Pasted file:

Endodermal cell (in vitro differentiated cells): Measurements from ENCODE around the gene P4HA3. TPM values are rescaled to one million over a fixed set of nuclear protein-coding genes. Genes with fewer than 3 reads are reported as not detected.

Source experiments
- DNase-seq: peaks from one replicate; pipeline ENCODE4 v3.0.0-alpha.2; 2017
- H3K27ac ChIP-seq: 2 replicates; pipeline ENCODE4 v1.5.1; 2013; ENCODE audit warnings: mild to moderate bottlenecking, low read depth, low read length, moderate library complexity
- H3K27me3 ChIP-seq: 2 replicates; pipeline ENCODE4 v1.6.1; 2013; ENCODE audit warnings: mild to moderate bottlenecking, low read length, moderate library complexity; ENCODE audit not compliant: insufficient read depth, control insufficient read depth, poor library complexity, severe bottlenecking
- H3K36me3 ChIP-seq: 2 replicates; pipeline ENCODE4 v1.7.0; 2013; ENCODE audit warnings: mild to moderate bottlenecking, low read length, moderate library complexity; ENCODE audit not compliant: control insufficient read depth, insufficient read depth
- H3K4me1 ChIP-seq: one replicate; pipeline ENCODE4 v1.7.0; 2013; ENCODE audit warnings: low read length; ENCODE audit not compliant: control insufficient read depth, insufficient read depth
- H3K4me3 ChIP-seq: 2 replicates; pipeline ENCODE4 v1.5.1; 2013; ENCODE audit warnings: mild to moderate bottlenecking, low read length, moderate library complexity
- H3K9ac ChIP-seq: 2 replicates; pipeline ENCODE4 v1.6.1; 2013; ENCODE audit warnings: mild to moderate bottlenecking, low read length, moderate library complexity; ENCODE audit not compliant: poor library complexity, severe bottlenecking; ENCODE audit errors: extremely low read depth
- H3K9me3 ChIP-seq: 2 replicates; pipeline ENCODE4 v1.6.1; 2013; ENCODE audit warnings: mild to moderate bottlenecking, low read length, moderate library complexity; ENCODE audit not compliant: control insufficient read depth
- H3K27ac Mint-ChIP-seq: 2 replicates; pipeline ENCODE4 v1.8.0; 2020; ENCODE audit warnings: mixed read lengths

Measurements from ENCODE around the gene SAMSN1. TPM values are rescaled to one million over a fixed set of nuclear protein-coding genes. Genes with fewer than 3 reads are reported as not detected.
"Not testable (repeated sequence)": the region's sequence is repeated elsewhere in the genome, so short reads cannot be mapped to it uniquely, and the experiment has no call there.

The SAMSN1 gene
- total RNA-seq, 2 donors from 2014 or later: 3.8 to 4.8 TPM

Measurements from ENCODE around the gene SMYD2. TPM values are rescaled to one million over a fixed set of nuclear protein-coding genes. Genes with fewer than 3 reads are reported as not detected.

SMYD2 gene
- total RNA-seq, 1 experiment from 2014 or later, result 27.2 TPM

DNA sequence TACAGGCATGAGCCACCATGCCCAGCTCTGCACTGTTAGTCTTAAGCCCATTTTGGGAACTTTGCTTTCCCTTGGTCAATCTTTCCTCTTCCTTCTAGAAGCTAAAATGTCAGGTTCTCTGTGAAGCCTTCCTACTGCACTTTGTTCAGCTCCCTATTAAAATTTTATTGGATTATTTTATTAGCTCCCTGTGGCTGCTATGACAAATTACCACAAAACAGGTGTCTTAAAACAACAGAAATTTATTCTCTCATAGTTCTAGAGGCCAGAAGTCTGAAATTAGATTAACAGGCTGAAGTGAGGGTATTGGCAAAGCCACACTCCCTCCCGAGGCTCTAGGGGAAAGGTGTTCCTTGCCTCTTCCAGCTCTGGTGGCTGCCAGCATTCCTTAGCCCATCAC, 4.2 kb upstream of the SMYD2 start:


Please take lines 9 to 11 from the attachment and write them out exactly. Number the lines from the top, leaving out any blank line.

- H3K9ac ChIP-seq: 2 replicates; pipeline ENCODE4 v1.6.1; 2013; ENCODE audit warnings: mild to moderate bottlenecking, low read length, moderate library complexity; ENCODE audit not compliant: poor library complexity, severe bottlenecking; ENCODE audit errors: extremely low read depth
- H3K9me3 ChIP-seq: 2 replicates; pipeline ENCODE4 v1.6.1; 2013; ENCODE audit warnings: mild to moderate bottlenecking, low read length, moderate library complexity; ENCODE audit not compliant: control insufficient read depth
- H3K27ac Mint-ChIP-seq: 2 replicates; pipeline ENCODE4 v1.8.0; 2020; ENCODE audit warnings: mixed read lengths